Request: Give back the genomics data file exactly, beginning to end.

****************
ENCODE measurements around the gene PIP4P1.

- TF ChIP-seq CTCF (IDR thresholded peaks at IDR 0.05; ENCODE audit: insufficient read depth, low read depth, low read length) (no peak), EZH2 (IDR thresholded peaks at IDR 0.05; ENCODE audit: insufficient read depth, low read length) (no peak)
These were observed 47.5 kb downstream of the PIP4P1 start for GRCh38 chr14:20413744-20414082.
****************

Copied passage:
ENCODE measurements around the gene PIP4P1.

- TF ChIP-seq CTCF (IDR thresholded peaks at IDR 0.05; ENCODE audit: insufficient read depth, low read depth, low read length) (no peak), EZH2 (IDR thresholded peaks at IDR 0.05; ENCODE audit: insufficient read depth, low read length) (no peak)
These were observed 47.5 kb downstream of the PIP4P1 start for GRCh38 chr14:20413744-20414082.